LET’S TALK ABOUT MINDFULNESS (and what really happened my freshman year)

Dear Reader,

I came across a video yesterday that I felt I needed to share. I can’t fully describe what I felt as I watched it, except that it sort of gave me the answers that I wasn’t fully aware I was looking for yet. Does that make sense?

Well, anyway, I need to share it. So here it is:

And now I’ll tell you why.

I’ve mentioned before how difficult freshman year was for me and how challenging the transition was, but I haven’t gone into much depth about it. I felt very overwhelmingly sad a lot, but I never thought it was depression. I know what depression is–I know it’s a chemical imbalance in the brain. Even more, I know it requires more than just “thinking happy thoughts” to be resolved. But this sadness that I was feeling didn’t feel like that.

It felt like loneliness. And self hatred. And extreme, unbearable laziness.

So I did some research, called the health center, and scheduled an appointment with a therapist.

I could write an entirely separate post about that therapy session, because it brought out so many emotions and was such a terrifying and new experience for me, but I’ll keep it short for now. I went and talked to a very nice middle-aged man, and he basically told me straight off the bat that he thought I was depressed.

I don’t know how valid this diagnosis was, or if he was just speculating or assuming or what, but I’m still coming to terms with that. Because I still don’t know that I fully believe that it was depression. I still don’t want to label it as something that can be so serious, when, for me, it felt like I was just wallowing in my room all day being sad and lonely–which is not the same.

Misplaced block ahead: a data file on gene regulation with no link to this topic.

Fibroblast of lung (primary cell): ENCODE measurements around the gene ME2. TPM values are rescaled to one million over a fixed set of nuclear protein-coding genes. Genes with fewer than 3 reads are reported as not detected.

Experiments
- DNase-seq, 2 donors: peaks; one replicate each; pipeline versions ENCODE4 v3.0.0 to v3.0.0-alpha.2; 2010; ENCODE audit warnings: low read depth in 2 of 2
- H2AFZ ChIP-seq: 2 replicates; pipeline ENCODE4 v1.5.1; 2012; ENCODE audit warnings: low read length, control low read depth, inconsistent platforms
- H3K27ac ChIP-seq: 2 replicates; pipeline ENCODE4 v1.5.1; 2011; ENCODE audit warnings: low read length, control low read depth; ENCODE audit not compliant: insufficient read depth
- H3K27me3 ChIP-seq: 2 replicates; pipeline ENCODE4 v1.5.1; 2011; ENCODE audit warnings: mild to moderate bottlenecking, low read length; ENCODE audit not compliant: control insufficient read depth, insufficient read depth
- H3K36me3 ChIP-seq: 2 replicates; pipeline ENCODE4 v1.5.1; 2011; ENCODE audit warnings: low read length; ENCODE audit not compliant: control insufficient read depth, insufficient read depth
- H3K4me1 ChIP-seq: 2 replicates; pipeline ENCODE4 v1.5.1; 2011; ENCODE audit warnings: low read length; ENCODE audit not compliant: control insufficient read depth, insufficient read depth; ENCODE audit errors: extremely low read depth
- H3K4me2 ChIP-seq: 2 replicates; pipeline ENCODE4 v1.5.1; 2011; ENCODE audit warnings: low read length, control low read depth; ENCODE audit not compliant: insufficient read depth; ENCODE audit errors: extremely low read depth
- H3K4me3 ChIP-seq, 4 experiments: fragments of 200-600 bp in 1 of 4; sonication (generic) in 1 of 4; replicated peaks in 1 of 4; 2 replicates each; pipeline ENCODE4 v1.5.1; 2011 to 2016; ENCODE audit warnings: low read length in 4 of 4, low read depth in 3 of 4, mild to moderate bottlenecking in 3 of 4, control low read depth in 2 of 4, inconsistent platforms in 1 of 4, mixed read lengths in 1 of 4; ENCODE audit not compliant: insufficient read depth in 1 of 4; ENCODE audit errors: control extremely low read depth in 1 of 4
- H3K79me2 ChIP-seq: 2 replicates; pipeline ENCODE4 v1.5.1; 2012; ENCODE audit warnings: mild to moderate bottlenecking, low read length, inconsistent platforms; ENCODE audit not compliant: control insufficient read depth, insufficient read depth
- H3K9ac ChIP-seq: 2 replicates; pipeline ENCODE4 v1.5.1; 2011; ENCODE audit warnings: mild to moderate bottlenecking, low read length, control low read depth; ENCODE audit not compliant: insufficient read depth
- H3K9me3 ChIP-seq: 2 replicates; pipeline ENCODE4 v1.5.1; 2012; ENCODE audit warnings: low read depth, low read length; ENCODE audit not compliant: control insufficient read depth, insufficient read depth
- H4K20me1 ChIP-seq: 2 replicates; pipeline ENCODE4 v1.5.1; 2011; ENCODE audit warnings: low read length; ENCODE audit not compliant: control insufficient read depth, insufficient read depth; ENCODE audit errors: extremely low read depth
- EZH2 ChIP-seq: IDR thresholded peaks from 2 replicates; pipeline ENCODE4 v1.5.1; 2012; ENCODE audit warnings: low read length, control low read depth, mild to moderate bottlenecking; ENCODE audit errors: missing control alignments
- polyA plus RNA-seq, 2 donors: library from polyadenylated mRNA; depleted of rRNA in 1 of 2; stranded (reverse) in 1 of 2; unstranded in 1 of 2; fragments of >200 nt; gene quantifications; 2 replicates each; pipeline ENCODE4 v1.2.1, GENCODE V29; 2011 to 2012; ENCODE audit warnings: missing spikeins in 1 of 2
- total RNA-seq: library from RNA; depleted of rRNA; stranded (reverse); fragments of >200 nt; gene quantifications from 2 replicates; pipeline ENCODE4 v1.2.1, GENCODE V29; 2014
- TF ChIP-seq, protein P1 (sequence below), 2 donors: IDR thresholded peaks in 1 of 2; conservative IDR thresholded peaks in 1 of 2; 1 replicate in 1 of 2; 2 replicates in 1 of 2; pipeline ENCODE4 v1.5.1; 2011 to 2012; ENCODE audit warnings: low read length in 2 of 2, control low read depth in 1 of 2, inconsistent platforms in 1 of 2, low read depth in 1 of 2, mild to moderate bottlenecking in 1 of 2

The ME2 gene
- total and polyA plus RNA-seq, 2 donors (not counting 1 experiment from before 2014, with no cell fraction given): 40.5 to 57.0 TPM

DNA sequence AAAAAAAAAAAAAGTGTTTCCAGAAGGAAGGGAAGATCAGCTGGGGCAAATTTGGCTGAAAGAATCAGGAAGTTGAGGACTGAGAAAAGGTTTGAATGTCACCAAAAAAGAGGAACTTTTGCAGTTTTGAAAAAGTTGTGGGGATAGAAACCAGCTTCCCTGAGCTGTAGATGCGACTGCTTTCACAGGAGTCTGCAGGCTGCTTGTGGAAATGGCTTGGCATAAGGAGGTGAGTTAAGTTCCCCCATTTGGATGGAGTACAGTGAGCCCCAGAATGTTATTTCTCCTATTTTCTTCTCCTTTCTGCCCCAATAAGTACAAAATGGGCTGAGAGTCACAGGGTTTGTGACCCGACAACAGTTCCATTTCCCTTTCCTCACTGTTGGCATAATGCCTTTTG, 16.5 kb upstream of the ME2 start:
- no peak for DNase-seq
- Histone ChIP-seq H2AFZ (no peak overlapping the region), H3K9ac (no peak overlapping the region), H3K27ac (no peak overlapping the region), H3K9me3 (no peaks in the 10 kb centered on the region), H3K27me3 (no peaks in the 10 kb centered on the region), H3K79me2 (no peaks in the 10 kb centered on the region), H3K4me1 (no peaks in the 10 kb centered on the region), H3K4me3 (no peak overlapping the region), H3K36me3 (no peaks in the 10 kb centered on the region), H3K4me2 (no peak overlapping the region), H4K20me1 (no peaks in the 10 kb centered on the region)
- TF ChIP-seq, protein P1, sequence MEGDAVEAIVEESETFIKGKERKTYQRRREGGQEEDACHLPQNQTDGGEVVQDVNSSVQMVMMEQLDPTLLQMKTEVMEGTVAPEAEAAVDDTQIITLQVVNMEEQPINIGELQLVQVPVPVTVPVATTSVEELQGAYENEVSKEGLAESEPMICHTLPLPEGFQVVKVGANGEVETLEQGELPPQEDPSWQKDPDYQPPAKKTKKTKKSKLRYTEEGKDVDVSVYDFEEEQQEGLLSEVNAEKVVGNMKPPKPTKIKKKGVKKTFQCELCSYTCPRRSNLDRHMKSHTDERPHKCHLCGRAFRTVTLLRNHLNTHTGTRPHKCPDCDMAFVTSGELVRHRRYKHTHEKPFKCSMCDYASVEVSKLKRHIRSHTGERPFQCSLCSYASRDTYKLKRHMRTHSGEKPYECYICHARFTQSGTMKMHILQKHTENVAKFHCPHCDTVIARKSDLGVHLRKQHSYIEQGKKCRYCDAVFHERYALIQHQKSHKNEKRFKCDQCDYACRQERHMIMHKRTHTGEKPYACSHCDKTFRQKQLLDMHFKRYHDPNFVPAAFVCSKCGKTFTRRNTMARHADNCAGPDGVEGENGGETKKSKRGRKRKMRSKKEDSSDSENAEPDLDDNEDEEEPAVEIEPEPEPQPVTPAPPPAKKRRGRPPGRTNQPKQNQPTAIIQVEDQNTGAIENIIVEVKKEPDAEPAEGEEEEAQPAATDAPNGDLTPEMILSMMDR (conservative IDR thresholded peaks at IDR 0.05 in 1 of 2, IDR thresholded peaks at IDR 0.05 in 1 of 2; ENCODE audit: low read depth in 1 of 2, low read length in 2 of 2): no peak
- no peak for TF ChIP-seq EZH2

Here’s another video I found this week that perfectly describes what I was feeling this year–better than I can, at least.

So, that’s where I was at. Faking happiness. Not sure what I was going through. Not sure who was even there that I could talk to about it.

And that kind of brings us up to date all the way to today. I’ve been thinking about this concept of happiness a lot lately. I’ve tried to reflect on times when I feel the most happy and I try to repeat them in my mind over and over, so I can remind myself what it feels like. I’ve read The Happiness Project and made lists of resolutions for myself to keep. I’ve decided to go with the mindset: you are not happy now, but you will be once again. You just have to work for it.

Because that’s my biggest downfall. I am overwhelmingly lazy, and I think that maybe if I had just tried harder this past spring to make myself happy–to create more situations that bring authentic happiness, instead of anxiety and discomfort–then I would have been happy.

But I don’t know how true that thought really is. Because, sure, I can create beautiful scenarios where I’m at ease and I can live these happy memories, and store them to replay at night when I need to remind myself. But what am I supposed to do when I find myself in uncomfortable situations?

Because that’s what college really did to me. Speaking up in class, going to parties, interacting with strangers, praying people will like me–this all gave me anxiety. And I’m using this term lightly–again, I know how serious anxiety can be and these feelings I had may certainly be lesser when compared to others. I never had panic attacks or sought medication or anything like that. I would just feel extreme discomfort. My face would grow hot, I’d feel sick to my stomach, my hands would shake, I wouldn’t be able to focus on anything else, I’d get head rushes–all of that stuff.

So what happens when I feel like that? I can’t just create these perfect scenarios all the time in hopes that I would remain happy. No matter how hard I work, I can’t do that.

Which is where mindfulness comes in–and where I urge you, if you haven’t already, to watch that first video.

They bring up a lot of good points and insight that I never saw before. Everyone just wants to feel safe. That’s what we crave. It’s what we need. And I so strongly relate to Ashley when she talks about talking to the barista (anyone who knows me can vouch for my awful–and inevitable–drive-thru interactions) and not only thinks about how she’s about to make a fool of herself, but how bizarre it is that this is a problem. And how does this not happen to normal people? Why me?

Wow, I feel like I’ve been writing for too long now.